Practicing your story
I love to tell stories! Things that happen to me, things that happen to my friends and family, things that amuse me, and things that come to me in my sleep are all fodder for my stories. I have a story about room service. I have all sorts of stories about my travels and adventures.
I was recently at a big event in Orlando where I got certified as a John Maxwell teacher/trainer/coach, and one of the activities was standing up and introducing myself to my table mates in a 5 minute speech. I had told this story to my family, then to my toastmaster club, and eventually to all of my friends. I published this story on FaceBook. I had to tell it that many times to refine it. I found areas of description that did not advance the story and cut them out. I found conversations and streamlined them to make them an integral part of the story. I looked for ways to hold off the end of the story so it would come as a surprise. I crafted the words for the most impact. Mark Twain once said, “If it is a ten-minute speech it takes me all of two weeks to prepare it; if it is a half-hour speech it takes me a week; if I can talk as long as I want to it requires no preparation at all. I am ready now.” Once I have my story just the way I like it, I rarely change my delivery. My choice for this project was “Don’t worry, I’m a Professional!” and it was a humorous look at my adventures at the last Big Event where I broke my hip. It came in at 4:47 and I got all kinds of good reviews.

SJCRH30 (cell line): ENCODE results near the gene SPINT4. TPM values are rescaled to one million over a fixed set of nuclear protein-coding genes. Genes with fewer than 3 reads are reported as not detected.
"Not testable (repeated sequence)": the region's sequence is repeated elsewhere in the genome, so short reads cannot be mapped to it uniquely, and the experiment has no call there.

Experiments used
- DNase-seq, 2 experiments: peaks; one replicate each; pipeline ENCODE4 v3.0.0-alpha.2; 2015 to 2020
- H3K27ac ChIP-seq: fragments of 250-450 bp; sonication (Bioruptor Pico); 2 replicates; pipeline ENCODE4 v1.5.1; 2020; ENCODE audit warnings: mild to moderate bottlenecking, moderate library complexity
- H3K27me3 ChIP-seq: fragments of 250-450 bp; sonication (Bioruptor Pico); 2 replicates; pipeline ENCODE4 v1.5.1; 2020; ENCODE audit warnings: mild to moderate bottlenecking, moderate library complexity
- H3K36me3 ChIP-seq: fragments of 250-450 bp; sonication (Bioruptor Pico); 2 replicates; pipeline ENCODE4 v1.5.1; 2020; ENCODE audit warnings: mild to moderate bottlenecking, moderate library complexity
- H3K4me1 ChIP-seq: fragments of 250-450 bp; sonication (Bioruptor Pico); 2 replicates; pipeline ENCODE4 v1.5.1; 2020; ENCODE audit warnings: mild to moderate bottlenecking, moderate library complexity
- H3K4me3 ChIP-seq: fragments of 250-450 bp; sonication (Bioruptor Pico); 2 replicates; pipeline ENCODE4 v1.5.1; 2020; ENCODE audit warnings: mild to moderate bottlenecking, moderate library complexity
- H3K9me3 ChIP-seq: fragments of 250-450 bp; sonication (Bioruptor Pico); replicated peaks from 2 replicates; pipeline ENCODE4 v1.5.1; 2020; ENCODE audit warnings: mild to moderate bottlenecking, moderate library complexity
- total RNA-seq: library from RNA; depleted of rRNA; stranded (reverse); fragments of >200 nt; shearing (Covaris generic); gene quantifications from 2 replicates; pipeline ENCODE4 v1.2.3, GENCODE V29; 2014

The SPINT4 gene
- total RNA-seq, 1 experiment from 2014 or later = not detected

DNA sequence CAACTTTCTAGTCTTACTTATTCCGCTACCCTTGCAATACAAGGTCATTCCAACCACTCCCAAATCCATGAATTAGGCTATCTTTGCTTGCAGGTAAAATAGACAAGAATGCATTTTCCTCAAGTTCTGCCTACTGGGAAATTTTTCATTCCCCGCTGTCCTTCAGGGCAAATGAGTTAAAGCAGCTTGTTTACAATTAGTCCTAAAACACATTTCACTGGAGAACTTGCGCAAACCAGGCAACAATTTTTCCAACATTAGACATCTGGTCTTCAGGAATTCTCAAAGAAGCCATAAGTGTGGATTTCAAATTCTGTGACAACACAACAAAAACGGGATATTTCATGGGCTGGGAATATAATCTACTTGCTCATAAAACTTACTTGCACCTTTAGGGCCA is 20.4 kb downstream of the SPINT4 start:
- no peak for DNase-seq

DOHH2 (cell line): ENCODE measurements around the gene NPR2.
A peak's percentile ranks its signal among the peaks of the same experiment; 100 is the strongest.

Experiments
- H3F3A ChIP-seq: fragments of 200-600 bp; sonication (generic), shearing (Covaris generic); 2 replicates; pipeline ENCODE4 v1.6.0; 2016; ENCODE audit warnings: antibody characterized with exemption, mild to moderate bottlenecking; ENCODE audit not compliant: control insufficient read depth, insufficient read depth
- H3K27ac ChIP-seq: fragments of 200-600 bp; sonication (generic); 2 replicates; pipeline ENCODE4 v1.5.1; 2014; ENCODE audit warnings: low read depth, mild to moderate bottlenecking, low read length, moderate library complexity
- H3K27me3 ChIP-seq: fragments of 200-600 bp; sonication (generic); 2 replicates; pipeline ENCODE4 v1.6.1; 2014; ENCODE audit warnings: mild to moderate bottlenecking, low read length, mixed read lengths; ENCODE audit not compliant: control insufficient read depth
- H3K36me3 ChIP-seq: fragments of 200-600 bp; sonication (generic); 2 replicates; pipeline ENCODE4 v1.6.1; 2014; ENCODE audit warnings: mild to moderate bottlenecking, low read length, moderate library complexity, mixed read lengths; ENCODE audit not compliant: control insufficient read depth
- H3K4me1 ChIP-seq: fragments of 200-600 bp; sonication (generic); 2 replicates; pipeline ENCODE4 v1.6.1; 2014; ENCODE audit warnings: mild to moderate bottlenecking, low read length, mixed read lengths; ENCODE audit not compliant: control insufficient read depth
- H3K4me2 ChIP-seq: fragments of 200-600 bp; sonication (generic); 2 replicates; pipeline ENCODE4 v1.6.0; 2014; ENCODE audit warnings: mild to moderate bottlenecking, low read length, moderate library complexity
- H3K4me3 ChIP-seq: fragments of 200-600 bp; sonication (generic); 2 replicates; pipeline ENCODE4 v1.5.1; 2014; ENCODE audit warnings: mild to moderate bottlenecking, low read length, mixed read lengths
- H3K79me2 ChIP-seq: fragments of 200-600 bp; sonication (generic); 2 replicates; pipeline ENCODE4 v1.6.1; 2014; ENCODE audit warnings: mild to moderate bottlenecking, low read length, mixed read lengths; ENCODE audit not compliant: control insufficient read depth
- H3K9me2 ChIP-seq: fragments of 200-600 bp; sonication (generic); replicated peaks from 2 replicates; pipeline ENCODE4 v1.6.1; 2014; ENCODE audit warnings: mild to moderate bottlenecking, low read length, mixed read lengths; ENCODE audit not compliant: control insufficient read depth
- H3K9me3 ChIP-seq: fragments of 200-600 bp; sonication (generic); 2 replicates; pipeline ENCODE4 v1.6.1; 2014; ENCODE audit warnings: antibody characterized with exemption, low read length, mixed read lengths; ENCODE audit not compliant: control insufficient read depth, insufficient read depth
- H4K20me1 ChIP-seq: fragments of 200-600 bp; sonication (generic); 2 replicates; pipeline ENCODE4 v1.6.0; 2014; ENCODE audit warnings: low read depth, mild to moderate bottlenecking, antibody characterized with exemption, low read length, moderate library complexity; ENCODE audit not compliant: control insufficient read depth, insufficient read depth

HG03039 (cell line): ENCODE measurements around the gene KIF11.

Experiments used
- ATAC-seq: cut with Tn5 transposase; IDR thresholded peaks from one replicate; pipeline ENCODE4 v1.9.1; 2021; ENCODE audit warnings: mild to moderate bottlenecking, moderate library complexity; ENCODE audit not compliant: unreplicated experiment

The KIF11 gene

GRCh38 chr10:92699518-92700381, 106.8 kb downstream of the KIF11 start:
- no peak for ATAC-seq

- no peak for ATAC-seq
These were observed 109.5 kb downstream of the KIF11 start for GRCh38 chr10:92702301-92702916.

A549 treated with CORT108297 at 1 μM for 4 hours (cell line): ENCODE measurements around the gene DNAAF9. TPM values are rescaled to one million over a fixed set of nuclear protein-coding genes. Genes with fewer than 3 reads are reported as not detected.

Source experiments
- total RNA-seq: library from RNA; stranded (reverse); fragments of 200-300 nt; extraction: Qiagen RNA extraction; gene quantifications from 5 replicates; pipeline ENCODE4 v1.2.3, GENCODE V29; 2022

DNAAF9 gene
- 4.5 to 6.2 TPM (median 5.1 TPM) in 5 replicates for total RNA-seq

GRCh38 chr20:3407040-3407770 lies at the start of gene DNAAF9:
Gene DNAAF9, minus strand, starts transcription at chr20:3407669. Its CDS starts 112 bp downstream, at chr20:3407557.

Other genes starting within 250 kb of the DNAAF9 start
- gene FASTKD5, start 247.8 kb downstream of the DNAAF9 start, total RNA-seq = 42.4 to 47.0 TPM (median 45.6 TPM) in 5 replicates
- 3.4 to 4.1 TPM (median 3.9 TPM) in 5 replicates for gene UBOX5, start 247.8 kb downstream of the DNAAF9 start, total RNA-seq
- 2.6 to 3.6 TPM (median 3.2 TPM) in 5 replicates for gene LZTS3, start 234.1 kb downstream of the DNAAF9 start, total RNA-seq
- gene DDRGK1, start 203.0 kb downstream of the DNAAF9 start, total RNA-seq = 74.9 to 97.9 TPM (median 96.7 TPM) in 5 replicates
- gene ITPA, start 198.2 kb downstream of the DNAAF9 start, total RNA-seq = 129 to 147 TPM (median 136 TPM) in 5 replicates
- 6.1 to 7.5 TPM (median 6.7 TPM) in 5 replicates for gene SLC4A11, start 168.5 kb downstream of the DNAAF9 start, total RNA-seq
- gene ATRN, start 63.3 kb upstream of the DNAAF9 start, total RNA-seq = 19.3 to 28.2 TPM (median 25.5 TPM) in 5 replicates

You have to listen to where people laugh. You have to listen to your delivery. You have to watch the people in your audience to see when you need to slow down or speed up. Are they getting the point of the story? This is a 5 minute speech. A book is a 5 minute speech stretched out to 3-5 days. Craft each scene carefully–each character, the setting, the dialog. You cannot be careless lest you run yourself into a rabbit hole you cannot escape. Write down your inspirations and expand on them. Write down your stories and then look at them with a critical eye. Does it conform to your plot? Does it get a good reaction from the reader? What do you want to accomplish with this paragraph?
Craft your stories as you would a vase. Don’t leave anything to chance, and do not assume you can just wing it and get it right.